A. If a driver sweeps a round in the playoffs that driver gets a bye. For example: If a driver sweeps round of 16 races that driver gets a bye through the round of 12 and is guaranteed a spot in the round of eight. If a driver sweeps the round of 12 that driver clinches a spot in the Championship 4. If a driver sweeps the round of 8 that driver is the champion.

Think about how much more meaningful winning would be if a driver knew winning three consecutive races would be a magic ticket to more. It would also bring back the possibility of the championship being locked up early. Instead of the winner at the first race in the round of 8 cruising for two weeks that driver could seal the deal a weekend early. That penultimate race of the season would see seven drivers trying to win and clinch a spot but possibly seven drivers trying to prevent one driver from making the finale a dead-rubber. That would be fun to watch.

B. The second tweak involves qualifying for the playoffs and I could see something where the final race of the regular season, race 26, being more of a play-in game. After race 25, all race winners and the however many drivers needed to fill the top 12 are locked into the playoffs. At race 26, every driver 13th to 30th after race 25 will be competing for the final four playoff spots. The top four finishers of those 18 drivers make the playoffs.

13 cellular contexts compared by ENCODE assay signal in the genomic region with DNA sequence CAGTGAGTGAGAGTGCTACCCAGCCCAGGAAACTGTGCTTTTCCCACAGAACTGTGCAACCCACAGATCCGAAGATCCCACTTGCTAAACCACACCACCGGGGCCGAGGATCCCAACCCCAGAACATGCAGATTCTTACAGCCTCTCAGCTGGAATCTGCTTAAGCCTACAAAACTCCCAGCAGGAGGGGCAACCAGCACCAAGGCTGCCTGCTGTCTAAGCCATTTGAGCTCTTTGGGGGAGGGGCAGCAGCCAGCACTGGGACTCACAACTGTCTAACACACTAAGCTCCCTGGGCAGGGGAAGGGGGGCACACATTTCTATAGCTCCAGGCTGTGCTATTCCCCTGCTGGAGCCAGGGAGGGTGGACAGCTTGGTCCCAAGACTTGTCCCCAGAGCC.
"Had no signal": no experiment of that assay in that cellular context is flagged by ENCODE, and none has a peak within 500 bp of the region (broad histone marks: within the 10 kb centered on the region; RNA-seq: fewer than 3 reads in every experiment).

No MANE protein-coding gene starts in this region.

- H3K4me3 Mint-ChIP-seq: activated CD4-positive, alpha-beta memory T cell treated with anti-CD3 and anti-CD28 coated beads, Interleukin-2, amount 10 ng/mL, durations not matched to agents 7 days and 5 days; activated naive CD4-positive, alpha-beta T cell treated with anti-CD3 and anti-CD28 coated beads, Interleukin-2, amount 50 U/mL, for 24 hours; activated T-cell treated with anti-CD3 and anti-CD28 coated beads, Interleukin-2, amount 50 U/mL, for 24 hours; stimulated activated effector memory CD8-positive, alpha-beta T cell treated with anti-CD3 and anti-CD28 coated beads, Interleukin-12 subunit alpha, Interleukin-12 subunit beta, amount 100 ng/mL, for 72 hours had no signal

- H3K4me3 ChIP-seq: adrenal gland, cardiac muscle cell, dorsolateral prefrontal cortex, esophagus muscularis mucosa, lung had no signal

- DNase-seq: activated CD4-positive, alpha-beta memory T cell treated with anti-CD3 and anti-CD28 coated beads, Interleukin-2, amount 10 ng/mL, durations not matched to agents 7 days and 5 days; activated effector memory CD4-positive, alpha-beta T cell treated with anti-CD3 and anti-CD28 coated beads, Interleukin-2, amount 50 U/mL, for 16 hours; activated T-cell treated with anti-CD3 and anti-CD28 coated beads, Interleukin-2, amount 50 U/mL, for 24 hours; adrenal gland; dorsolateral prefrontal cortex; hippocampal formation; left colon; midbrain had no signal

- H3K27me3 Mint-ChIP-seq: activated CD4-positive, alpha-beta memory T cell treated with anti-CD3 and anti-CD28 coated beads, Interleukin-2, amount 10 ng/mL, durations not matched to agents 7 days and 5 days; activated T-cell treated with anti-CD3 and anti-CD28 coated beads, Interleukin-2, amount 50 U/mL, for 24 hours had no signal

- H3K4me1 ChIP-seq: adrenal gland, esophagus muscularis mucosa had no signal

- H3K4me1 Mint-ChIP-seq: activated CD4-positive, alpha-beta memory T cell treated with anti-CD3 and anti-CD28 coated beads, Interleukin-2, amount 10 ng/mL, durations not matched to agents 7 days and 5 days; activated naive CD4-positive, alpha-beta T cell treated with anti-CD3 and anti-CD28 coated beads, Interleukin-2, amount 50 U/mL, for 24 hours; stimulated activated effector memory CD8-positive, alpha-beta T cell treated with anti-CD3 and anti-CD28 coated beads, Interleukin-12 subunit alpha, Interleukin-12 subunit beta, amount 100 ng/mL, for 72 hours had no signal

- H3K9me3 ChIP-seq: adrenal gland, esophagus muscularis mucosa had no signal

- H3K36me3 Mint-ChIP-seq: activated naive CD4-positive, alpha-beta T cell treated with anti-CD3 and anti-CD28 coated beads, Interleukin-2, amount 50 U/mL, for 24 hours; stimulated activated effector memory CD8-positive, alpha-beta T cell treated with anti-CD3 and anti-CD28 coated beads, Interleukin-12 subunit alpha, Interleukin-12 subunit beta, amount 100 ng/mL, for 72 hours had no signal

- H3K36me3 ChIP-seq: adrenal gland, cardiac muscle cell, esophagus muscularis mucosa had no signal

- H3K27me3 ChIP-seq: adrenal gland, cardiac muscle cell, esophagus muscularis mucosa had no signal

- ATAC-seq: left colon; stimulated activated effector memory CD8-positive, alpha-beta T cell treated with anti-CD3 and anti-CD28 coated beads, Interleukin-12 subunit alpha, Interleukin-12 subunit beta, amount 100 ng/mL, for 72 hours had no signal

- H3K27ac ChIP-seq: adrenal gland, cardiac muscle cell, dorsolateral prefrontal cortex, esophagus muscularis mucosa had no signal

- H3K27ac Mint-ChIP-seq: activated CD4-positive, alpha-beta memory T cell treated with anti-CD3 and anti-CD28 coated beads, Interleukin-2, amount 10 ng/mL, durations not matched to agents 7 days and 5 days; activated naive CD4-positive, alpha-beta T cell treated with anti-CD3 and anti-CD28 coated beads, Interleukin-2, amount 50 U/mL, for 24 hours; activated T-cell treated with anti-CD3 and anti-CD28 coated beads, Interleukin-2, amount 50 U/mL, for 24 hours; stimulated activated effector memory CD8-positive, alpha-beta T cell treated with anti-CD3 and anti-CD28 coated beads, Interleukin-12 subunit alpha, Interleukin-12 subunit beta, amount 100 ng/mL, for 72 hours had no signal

It sounds crazy but think about this entire playoff garbage to begin with: You could be 28th in the championship, fall ass backward into a victory in a rain-shortened race and all of a sudden have a shot to win the championship and finish no worse than 16th in the championship. If NASCAR is already doing that making the 26th race some sort of free-for-all where anyone 13th to 30th could make it and not even have to win the race but get in with an eighth place finish, that driver's first top ten finish of the season in all likelihood, is very possible of happening.

2. There will be a doubleheader weekend at a track other than Pocono
NASCAR is trying the doubleheader at Pocono this year and I think it is something we are going to see more of double the road to give teams additional weeks off. It makes more sense than mid-week races.

Let's consider the NASCAR Cup schedule for a moment:

There are 13 tracks that host two Cup races. Of those 13 tracks, only four of those tracks do not have playoff race. Those tracks are Daytona, Michigan, Dover and Pocono.

The other nine all host playoff races: Bristol, Richmond, Las Vegas, Talladega, Charlotte, Kansas, Texas, Martinsville and Phoenix.

If a track is going to host a doubleheader it has to have two races and it is not going to take place in the playoffs.

Pocono already has a doubleheader and that leaves Daytona, Michigan and Dover.

Daytona is never going to host a doubleheader. It is going to host the season opener and the regular season finale until enough people are alienated and the race is moved back to Independence Day weekend like NASCAR did with the Southern 500 and Labor Day weekend.

That leaves Michigan and Dover and it actually makes sense for those two tracks to host doubleheaders.

Neither track has two overflowing weekends in terms of attendance. It could be argued Michigan and Dover are the two tracks where seat removal has been the most notable over the last ten years.

Dover could become a doubleheader in the spring, let's say May, you already have Pocono at the end of June and Michigan could become a doubleheader in August. That would give the teams two additional off weekends.